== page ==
Home Office teams up with police and internet firms to spy on people’s web browsing history 

Privacy rights groups have slammed the government for testing out ‘draconian’ snooping powers by teaming up with two internet providers to track websites visited by their customers.  

It has been revealed that the Home Office and National Crime Agency have for months been trialling surveillance technology that can log and store the search history of web users.

If successful, the system could be rolled out across the UK, creating one of the most powerful mass surveillance tools in any democratic country. 

But the tests have been shrouded in secrecy, with the Home Office not even announcing that the trial is underway and the two internet service providers (ISPs) taking part remaining unnamed. 

The news has sparked concerns of a mass invasion of privacy with campaigners Open Rights Group calling it a ‘staggering lack of transparency around mass data collection and retention’.

Others suggested the government was attempting a China-style ‘crackdown’, and that the move resembled George Orwell’s novel 1984. 

It was made possible by the Investigatory Powers Act 2016, dubbed the ‘Snooper’s Charter’, which was spearheaded by former Home Secretary Theresa May.

The act allows the secretary of state to make an internet provider keep their records for up to a year, with a judge’s approval.

Privacy rights groups have slammed the government for testing out ‘snooping powers’ by teaming up with two internet providers to track websites visited by their customers

These records can include which websites their customers visit and how much data they download – but it will not show the exact content they looked at on the sites.

This could reveal a lot about a person’s habits, including where they shop, their political views and even potential what type of pornography could may watch.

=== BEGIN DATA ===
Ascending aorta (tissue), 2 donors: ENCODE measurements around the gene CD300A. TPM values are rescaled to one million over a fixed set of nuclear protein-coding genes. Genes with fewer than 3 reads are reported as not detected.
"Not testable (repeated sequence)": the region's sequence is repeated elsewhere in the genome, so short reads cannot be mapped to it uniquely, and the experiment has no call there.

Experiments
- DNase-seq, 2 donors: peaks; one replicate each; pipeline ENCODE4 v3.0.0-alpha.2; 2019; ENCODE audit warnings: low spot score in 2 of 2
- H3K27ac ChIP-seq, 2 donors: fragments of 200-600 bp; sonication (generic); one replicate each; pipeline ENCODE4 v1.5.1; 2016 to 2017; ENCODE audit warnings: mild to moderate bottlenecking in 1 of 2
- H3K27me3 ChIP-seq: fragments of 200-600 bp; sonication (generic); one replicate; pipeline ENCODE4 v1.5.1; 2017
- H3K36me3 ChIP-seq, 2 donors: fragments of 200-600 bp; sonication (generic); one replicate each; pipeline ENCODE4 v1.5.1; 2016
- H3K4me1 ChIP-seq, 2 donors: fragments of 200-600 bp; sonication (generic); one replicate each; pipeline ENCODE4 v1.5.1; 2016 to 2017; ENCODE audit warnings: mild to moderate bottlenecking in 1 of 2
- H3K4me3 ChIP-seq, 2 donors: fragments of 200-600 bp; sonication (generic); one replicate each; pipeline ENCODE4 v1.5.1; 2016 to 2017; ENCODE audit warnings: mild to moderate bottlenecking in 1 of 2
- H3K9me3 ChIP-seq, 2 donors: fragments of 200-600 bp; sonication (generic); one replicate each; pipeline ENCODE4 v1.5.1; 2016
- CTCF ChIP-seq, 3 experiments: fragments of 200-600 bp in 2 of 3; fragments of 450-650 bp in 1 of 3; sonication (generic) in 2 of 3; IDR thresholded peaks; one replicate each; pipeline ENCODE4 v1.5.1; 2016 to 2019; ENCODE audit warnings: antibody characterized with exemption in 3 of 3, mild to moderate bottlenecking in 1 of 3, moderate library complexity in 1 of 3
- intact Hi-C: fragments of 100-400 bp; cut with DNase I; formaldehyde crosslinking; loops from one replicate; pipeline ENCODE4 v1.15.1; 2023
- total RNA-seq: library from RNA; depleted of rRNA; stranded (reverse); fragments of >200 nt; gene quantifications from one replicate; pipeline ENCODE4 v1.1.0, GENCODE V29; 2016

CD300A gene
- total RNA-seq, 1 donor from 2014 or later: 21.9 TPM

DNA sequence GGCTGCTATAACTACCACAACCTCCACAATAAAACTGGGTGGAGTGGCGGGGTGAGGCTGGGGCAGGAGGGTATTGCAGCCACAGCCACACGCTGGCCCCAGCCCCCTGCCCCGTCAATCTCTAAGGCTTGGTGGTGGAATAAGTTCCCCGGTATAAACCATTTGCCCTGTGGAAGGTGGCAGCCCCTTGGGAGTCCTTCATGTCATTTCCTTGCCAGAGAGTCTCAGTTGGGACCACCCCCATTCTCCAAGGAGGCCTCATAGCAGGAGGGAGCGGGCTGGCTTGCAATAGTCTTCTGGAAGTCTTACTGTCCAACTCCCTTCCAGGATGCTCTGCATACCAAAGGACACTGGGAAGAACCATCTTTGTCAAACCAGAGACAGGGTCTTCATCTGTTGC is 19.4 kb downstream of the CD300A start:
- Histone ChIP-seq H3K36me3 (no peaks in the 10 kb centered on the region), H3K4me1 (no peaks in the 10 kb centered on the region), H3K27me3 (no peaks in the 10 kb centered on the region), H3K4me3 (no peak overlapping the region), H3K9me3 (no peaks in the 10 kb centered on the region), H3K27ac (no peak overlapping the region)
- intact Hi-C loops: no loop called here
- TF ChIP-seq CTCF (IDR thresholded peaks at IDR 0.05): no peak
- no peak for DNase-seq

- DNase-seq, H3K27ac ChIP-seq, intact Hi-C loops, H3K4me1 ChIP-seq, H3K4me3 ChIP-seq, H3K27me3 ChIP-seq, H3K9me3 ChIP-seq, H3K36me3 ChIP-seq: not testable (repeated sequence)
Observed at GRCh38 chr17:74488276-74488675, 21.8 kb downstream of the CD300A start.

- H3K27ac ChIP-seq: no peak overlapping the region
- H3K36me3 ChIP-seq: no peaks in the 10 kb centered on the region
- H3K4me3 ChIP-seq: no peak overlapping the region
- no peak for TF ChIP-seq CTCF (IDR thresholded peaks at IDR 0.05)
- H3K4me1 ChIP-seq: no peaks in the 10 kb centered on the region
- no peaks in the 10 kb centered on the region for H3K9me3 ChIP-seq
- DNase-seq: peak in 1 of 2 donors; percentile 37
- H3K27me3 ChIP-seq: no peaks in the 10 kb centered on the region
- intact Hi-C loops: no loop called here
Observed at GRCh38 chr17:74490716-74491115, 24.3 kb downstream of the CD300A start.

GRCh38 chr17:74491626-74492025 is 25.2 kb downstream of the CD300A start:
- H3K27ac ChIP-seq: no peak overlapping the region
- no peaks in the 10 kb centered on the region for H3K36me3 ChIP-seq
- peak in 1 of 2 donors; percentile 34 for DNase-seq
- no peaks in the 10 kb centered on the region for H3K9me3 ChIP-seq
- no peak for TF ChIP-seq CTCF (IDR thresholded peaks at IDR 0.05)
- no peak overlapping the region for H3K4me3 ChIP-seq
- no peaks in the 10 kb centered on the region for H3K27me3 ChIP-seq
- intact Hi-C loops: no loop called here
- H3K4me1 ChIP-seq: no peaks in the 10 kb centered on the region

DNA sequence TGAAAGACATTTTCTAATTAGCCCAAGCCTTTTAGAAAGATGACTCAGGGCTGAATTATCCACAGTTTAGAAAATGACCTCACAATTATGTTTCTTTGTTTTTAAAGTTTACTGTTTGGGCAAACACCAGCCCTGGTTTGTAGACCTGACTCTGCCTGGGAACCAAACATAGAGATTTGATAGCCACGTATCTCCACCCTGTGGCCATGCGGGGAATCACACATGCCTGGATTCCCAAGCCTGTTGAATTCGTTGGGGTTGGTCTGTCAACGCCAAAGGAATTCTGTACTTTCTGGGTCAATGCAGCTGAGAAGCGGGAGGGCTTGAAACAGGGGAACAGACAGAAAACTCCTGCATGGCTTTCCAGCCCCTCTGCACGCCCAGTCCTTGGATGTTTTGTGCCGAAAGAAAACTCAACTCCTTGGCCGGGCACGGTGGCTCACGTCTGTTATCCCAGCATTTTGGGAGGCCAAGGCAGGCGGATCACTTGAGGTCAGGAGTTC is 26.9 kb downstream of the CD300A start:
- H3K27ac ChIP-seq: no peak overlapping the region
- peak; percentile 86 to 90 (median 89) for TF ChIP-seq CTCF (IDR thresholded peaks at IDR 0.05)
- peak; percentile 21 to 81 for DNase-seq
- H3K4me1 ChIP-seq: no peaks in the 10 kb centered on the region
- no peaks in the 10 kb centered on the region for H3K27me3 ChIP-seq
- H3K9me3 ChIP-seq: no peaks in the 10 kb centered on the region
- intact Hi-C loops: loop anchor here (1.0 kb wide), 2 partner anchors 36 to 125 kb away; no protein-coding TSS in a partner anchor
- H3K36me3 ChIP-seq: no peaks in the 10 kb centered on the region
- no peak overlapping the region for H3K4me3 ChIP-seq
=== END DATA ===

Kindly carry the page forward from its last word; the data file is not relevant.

First revealed in WIRED magazine, the trial’s existence was not formally announced or publicised, but was referenced in a 168-page report from the Investigatory Powers Commissioner’s Office (Ipco). 

A spokesperson for the Investigatory Powers Commissioner’s Office says the trial is ongoing and that it is conducting regular reviews to ‘ensure that the data types collected remain necessary and proportionate’.

They add that once the trial has been fully assessed a decision will be made on whether the system will be expanded nationally.

But privacy campaigners have argued that lack of transparency even around the trial suggests it is not fit for its intended purpose. 

Heather Burns, policy manager of Open Rights Group, said: ‘It’s needles in haystacks, and this is collecting the entire haystack.

‘We should have the right to not have every single click of what we do online hoovered up into a surveillance net on the assumption that there might be criminal activity taking place.’

Privacy International’s Advocacy Director, Edin Omanovic, said: ‘Make no mistake, as warned, the Investigatory Powers Act (2016) gives authorities across the UK some of the most far-reaching and draconian surveillance powers found anywhere in the world.

‘When the Bill was proposed, we were promised the most transparent surveillance regime in the world. Yet, here we have a secret experiment where two secret internet companies have reportedly been collecting internet browsing data about individuals’ online activities.

‘When the Home Office first made its demands public, it was obvious that what it wanted was highly vague and likely to be technically impractical. Five years later, it looks like they’re still trying to bend technical reality around their demands.

‘When the IPA was being debated, Privacy International argued that the collection and retention of internet records was not necessary or proportionate. The Home Office’s justification for these powers did not consider the full impact on individuals’ privacy.

‘The Home Office should now come clean and reveal who is involved in this experiment, what exactly they are hoping to achieve, and how many innocent internet users’ histories will be swept up by this covert, indiscriminate, mass-surveillance system.’

Reaction on social media was similarly hostile to the news, with several people saying such a move would be expected in China or Russia. 

Jerry commented: ’Snooper’s charter is nothing to do with catching criminals it is all about identifying opposition to the government. They want to be just like China and crack down.’

Jake Here added: ‘Everything’s getting rather 1984 ain’t it.’ 

It is reported that the National Crime Agency has spent around £130,000 on external contracts to build technical systems needed to run the trials.

‘We are supporting the Home Office sponsored trial of Internet Connection Record capability to determine the technical, operational, legal and policy considerations associated with delivery of this capability,’ said a spokesperson for the National Crime Agency. 

Elements of the legislation are also being challenged in court.

There has been no public announcement of the trial, with industry insiders saying they are unable to talk about the technology due to security concerns.

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